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News release


Manufacturing is set to change with the revolutionary potential of 3D printing

3D printing coupled with rising wages in countries such as China could further redefine manufacturing and factories, and change the dynamics affecting location decisions globally: Jones Lang LaSalle

AUSTRALIA, 17 July, 2013 – The impact of three-dimensional (3D) printing could redefine manufacturing and change the dynamics affecting both real estate and location decisions made around the world, according to Global Real Estate firm Jones Lang LaSalle.

Jones Lang LaSalle’s National Director, Industrial Corporate Solutions Andrew Maher said, “The development generating most discussion in the context of the ‘new industrial revolution’ is three dimensional printing. This is an additive manufacturing technique that builds solid objects from a digital file by depositing (printing) material layer upon layer.
“With the types of operational efficiencies 3D printing can bring, products are more likely to be made near to the point of delivery and final consumption. This will reduce the travel times involved, resulting in transport cost savings, improved supply chain visibility and lower carbon emissions with less reliance on shipping and air freight.”
Mr Maher said that at present, 3D printing is mostly used to produce models and prototypes, and its overall contribution to manufacturing production is miniscule.
“Industries such as aerospace and automotive currently use 3D printing to produce components, while healthcare industries use 3D printing to print prosthetics. The retail sector has also invested in the concept with footwear giants Nike and Adidas using the technology to print prototype shoes that reduce the time taken to evaluate a shoe from four to six weeks, down to two to three days.
“There are significant barriers to the wider adoption of 3D printing, including capital and operational costs, a restricted number of materials that it can use, and the speed of printing.”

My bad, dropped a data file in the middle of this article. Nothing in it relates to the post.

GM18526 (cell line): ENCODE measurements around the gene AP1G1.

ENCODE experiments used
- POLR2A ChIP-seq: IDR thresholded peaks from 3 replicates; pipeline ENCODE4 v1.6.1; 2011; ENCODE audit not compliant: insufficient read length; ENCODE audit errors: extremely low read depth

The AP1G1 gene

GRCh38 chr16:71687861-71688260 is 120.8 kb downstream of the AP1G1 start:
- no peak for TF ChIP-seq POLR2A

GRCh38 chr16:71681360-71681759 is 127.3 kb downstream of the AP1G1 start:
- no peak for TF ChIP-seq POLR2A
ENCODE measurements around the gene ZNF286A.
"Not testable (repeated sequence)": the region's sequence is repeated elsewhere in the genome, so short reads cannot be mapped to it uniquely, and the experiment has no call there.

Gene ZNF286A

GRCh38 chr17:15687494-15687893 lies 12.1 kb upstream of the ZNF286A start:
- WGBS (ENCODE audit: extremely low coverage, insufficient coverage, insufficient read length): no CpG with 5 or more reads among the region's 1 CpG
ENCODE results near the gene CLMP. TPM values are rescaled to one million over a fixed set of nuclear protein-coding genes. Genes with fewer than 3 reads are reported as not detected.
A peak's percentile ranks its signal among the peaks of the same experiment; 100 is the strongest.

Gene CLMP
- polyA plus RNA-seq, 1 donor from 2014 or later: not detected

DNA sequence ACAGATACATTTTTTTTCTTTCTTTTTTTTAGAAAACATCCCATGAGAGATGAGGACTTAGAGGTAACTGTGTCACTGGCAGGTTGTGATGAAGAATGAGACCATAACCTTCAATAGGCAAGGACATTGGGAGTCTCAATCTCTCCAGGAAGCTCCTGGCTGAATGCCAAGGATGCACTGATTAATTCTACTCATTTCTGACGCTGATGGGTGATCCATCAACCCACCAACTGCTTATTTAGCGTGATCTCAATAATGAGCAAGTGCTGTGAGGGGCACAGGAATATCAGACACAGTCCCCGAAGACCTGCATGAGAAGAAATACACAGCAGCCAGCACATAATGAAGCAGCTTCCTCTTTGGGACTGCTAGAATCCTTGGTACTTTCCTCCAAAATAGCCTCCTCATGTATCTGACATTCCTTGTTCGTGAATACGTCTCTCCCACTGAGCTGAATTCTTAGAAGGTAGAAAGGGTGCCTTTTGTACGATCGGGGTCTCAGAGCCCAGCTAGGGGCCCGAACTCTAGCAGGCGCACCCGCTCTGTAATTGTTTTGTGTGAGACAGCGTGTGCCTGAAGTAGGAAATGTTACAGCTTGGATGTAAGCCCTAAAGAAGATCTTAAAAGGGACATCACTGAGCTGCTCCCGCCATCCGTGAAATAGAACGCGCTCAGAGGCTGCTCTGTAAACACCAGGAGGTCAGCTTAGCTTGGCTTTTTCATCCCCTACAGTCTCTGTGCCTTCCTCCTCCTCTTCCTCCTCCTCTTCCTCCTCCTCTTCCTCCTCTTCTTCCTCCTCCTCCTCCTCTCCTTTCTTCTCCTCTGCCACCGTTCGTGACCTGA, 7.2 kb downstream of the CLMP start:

“Despite this, there is a high expectation globally that 3D printing will play a prominent role in supply chains within the next decade,” said Mr Maher.
A recent poll by DHL Supply Chain  highlighted a fairly wide expectation that 3D printing would become prominent in the next ten years, with several companies considering introducing it into their operations in the next 3 to 5 years.
“Over this sort of timescale it could start to transform certain parts of manufacturing and the nature of factories. In particular, relatively homogeneous products could be mass customised, as the cost of setting up – or changing the software – would vary little from product to product.”
Mr Maher said 3D printing would also have an impact on supply-side and demand-side location factors. “The supply of produce would require highly technical skills, while for demand; customers would have more choice of product and variety via product customisation, given the ability to respond rapidly to changes in customer demand. As a result, 3D printing could encourage more manufacturing in developed economies closer to market demand.”
“3D printing has the potential to drastically change the nature of factories in certain industries. Instead of large bespoke factories, it will create demand for more generic small and medium sized buildings, which companies would more likely lease than own. As a result this will open up further opportunities for investors and developers in the manufacturing sector”.
An additional factor in the likelihood of Australian manufacturing being brought back “on-shore” in the future is the rising cost of labour in countries such as China, where the manufacturing process has typically been outsourced.
“From 2002 to 2006, total manufacturing wages in China rose nearly 70%, and are still rising an average of 15-20% per year due to a demand-and-supply imbalance for skilled labour.
“Although China is still the number one country of choice for outsourcing, their once-formidable edge in manufacturing is eroding,” said Mr Maher.
Citing a US example, the consulting firm AlixPartners reported that in 2005, Chinese-produced parts arrived at U.S. destination ports an average of 22% cheaper than comparable products domestically. By the end of 2008, the average price gap had dropped to 5.5%. Furthermore, global consulting firm Boston Consulting estimate that by 2015 the wage disparity and net labour costs between the two nations will converge by 2015.
“With the price gap reducing dramatically between offshore and onshore labour, and transport costs the highest in the supply chain at approximately 50% of all costs, companies are likely to rethink the advantages of local manufacturing,” said Mr Maher.
Despite this, there is little evidence in Australia of companies relocating their manufacturing facilities back onshore as yet. “It may take a decade, but given the factors involved, the onshoring, or reshoring, of manufacturing coupled with the evolution of 3D printing is certainly a consideration for the future of the Industrial and logistics real estate sector,” concluded Mr Maher.​